Sunday, February 28, 2016

Devil's Food cake-- allergy wise

I just realized that until this week my 23-year-old son had never had Devil's Food cake ...

Sunday, February 21, 2016

Cuba redux-- food allergies etc

So we're back from Cuba and I have been thinking about the food-- which was delicious.
There are many items that seemed safe== and there were many items that were not safe.
Let me explain.
Many dishes in Cuba are shellfish and seafood-- it is an island after all. These dishes-- many of which I tasted-- were delicious and served family-style to tables.  Not that the lobsters and shrimp were served with the white flat fish ( like monk fish or snapper) or served with the chicken dishes. But that separation was at the table-- what happened in the kitchen?
  Because as Americans we have not had a lot of communication back and forth with Cuba and Cubans, although their medical system produces many extremely well-trained doctors and medical personnel, I have no clue if Cuba is aware of food allergies or not.  Looking on the internet gleaned me nothing on statistics or even research data-- again, because I think our countries were not exchanging information of this sort. Even searching the FARE website comes up with nothing on "CUBA."
   But back to the food: We did encounter peanuts as bar snacks-- like in US bars-- although very little food included peanuts as a visible ingredient.  A couple of times, we saw almond slivers. Cheese did not cover dishes, nor seem to be hiding in the mix-- there were lots of stewed dishes-- pork with tomatoes or lamb or shredded beef-- mostly with tomatoes and onions and peppers, not cheese.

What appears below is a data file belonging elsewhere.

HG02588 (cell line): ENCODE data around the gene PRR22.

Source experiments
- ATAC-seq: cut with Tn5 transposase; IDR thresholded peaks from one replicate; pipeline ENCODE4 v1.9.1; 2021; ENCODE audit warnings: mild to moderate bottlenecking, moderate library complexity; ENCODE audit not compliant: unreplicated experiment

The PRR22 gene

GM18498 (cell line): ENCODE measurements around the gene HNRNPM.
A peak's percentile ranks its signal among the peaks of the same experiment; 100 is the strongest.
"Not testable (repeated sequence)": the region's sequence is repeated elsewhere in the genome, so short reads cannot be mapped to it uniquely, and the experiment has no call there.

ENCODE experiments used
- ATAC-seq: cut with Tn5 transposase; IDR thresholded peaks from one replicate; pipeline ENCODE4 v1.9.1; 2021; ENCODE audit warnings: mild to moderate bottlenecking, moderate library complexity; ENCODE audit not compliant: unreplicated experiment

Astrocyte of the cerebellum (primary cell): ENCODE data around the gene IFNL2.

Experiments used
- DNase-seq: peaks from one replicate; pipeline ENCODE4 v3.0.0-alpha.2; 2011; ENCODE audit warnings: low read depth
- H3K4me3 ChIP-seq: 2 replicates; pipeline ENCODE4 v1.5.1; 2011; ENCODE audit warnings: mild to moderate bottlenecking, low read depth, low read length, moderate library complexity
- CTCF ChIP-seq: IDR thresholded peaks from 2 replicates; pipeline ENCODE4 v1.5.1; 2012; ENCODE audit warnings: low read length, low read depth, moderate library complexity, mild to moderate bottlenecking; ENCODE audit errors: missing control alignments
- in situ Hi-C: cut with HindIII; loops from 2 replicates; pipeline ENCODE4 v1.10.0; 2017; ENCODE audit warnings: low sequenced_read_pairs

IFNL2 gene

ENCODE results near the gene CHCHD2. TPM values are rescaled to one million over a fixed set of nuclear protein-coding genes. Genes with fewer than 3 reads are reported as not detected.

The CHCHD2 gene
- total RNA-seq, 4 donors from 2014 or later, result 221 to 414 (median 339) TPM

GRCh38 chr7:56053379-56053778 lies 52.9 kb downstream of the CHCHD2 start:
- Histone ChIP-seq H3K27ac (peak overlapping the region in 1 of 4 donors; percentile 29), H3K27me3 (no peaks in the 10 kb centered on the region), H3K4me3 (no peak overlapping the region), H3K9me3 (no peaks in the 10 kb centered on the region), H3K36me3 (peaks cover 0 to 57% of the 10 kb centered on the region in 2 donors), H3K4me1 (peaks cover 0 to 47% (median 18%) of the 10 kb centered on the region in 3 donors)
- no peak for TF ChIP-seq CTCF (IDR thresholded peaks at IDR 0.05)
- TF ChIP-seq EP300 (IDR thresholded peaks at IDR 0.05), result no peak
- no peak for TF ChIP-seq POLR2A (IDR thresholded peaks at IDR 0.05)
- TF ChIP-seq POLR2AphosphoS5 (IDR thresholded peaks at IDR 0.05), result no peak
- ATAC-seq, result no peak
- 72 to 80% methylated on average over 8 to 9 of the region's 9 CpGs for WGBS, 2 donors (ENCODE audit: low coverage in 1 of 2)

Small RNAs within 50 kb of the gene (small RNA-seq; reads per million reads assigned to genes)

I think soy is relatively unheard of in this country which imports much of its food and relies on basics.  We saw lots of the same ingredients mixed in different ways: peppers, eggplant, onions, chicken, lobster and shrimp, pork.  at some of the more elite restaurants, we sauce a cream sauce or two.
  I initially thought, this would be ok for people with food allergies, but as I spent a little more time, I did become wary-- also, I don't speak Spanish, that would help since the Cuban people we met were highly educated and well-read, and willing to help us for any reason.
  But, what if the lobster spoon is rinsed lightly and then spoons the rice onto a plate-- what if the sauces are shared from beef to fish or eggs are used, and not seen?  These are the risks I thought of-- although it looked safe, I could not be sure. But--that cuts both ways-- maybe it is safe if someone is only allergic to shellfish or peanuts; but maybe it's not for someone with many food allergies. I just don't know how to think about it.  ( I only had to worry about shellfish and tree nut allergies, which as I said, seemed very avoidable.)
However-- completely in another vein:, I kept thinking: IF there are no food allergies, big 'if', or a low low incidence of food allergies-- why? many other countries seem to have an increasing incidence of food allergy-- including the US-- why would this island which has been relatively isolated since 1959 have a low or non-existent level of food allergy?  A question I will pursue, since it seems Cuba, if food allergies are really low, could afford a "control group" possibly, in a natural experiment, for researchers to investigate.

Monday, February 15, 2016

Cuba vacation

Hello  from Cuba. 
Amazing place for contrasts and history and absolutely lovely and very cultured people. 
And the food-- surprisingly, if you eliminate the lobster and exotic fruits, there are very few allergen laden foods. Much roasted chicken and pork. Peppers and onions. And not cheese over everything or in foods. I was happily surprised. Lots of rice and beans-- deliciously prepared in many fashions as well as chickpeas and canned asparagus!
So it's not a complete-- off-the-list place. 
More when I return.